EU budget chief backs controversial farm aid cuts
The European Union's budget chief called Tuesday for further cuts in EU farm subsidies to pay for other projects, a position that risks angering agriculture powerhouse France.
EU budget commissioner Janusz Lewandowski, in an interview with AFP, said he backed a gradual reduction of the portion of the EU budget dedicated to agriculture.
At a time of austerity and national budget cuts across Europe, several governments are pressing the EU to freeze spending and yet they keep asking more from Brussels, Lewandowski said.
"I think that in order to find better financing for immigration, for research and development, for energy networks, energy security, climate change, we have to modify the proportions of the EU budget," he said.
"The tendency of a reduced share of the agricultural budget should be continued," Lewandowski added, noting that farm aid has fallen from 80 percent of the EU budget in the 1970s and 60 percent in the 1980s to 40 percent today.
"It could be slightly less as a proportion to find financing for new needs," the former Euro MP and Polish privatisation minister told AFP on the margins of a European Parliament session in Strasbourg.
He insisted that he was pushing for a "revolution" but that savings could be made "without any damage for the agriculture."
While advocating a reduction in the share of farm subsidies, he did not rule out that in real terms the amount of money dedicated to the Common Agricultural Policy (CAP) could remain stable at 58 billion euros ($83.3 billion).
A vivid debate on EU spending looms large as the European Commission, the EU's executive arm, must present by the end of June proposals to reform the budget for the next seven-year funding cycle, between 2014-2020.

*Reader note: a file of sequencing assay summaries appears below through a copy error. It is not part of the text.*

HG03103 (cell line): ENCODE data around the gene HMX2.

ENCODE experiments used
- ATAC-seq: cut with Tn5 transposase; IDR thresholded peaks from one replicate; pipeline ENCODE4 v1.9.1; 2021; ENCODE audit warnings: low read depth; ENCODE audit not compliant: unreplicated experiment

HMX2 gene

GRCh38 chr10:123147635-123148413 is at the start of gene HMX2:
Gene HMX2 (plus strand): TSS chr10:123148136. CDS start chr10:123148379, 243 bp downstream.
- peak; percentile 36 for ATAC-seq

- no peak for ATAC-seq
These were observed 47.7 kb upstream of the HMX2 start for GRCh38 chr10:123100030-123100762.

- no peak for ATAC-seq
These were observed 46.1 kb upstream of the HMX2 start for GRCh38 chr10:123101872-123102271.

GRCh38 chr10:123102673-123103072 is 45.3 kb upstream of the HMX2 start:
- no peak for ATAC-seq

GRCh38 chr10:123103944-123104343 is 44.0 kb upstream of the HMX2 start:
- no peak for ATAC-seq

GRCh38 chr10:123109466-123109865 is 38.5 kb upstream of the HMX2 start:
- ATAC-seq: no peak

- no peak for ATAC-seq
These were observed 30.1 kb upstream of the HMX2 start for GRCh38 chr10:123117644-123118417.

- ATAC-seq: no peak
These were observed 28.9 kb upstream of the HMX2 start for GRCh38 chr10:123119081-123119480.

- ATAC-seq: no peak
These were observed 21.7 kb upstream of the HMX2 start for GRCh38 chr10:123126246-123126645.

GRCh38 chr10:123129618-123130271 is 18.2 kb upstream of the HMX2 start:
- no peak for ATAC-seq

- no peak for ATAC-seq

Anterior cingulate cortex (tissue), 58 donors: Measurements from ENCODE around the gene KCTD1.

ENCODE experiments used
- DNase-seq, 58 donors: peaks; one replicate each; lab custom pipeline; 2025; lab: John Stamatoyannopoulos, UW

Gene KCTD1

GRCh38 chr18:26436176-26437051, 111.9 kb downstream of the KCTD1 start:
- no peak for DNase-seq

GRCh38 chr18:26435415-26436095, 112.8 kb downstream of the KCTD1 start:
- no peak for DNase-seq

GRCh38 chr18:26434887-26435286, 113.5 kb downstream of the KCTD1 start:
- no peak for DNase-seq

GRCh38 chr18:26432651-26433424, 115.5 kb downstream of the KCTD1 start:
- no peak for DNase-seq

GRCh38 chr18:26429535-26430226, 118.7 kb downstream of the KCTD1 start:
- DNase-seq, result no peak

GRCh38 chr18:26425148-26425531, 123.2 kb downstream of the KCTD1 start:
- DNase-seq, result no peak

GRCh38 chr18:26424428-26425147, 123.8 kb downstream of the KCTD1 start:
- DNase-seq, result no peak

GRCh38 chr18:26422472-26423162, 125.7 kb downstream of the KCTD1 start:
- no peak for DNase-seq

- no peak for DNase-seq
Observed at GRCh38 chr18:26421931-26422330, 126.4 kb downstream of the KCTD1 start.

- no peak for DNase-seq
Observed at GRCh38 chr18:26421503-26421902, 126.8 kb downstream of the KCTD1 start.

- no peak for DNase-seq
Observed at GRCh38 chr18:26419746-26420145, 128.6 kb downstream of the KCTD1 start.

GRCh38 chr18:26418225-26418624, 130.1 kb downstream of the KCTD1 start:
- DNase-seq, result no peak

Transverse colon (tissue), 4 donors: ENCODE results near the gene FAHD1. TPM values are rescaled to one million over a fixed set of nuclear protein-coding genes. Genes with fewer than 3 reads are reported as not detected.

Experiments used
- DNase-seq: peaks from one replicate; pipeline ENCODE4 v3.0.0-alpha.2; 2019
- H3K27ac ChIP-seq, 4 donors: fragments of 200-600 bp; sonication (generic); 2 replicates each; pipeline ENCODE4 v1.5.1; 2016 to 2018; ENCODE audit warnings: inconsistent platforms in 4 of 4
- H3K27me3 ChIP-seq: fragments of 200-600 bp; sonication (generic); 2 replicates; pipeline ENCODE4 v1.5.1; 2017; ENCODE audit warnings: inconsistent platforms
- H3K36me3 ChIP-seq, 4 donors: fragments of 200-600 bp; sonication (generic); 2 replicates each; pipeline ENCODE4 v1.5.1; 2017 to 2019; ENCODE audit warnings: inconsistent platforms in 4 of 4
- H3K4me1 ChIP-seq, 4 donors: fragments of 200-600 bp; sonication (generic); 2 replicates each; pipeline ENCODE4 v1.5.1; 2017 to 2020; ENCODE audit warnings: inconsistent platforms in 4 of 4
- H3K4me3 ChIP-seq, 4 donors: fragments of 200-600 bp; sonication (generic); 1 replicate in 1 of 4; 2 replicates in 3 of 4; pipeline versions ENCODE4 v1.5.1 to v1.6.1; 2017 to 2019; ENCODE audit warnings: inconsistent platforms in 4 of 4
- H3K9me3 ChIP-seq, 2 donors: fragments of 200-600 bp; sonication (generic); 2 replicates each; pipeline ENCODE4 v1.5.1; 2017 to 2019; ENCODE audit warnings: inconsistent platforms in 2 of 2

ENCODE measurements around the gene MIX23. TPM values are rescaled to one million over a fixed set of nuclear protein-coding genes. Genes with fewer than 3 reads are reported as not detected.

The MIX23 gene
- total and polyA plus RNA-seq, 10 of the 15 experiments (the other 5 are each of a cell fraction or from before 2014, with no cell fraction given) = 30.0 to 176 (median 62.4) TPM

France, which receives the largest share of EU farm subsidies, staunchly opposes any reductions, with President Nicolas Sarkozy even saying he is ready to spark a "crisis" in Europe to defend French farmers.
Britain has pushed for a reduction in CAP funding and wants priorities to shift to new policies including the environment and innovation.
For its part, London has vowed to defend a rebate it fought hard to obtain in the 1980s, arguing that it should get back a portion of its contribution to the EU budget because it hardly gets any agricultural subsidies.
Lewandowski voiced support for keeping the EU budget's "cohesion fund" intact. With a war chest of 57.7 billion euros, the fund provides aid to Europe's least developed regions.
He will address in June the controversial issue of "own resources" to fund the EU budget. Proposals on the table include a European-wide value-added tax, or taxes on financial transactions and air transport in order to reduce the share of direct state contributions.
"We are to propose alternative sources of financing, but the member states are to decide unanimously," Lewandowski said, adding: "I fully respect fiscal sovereignty."
© 2011 AFP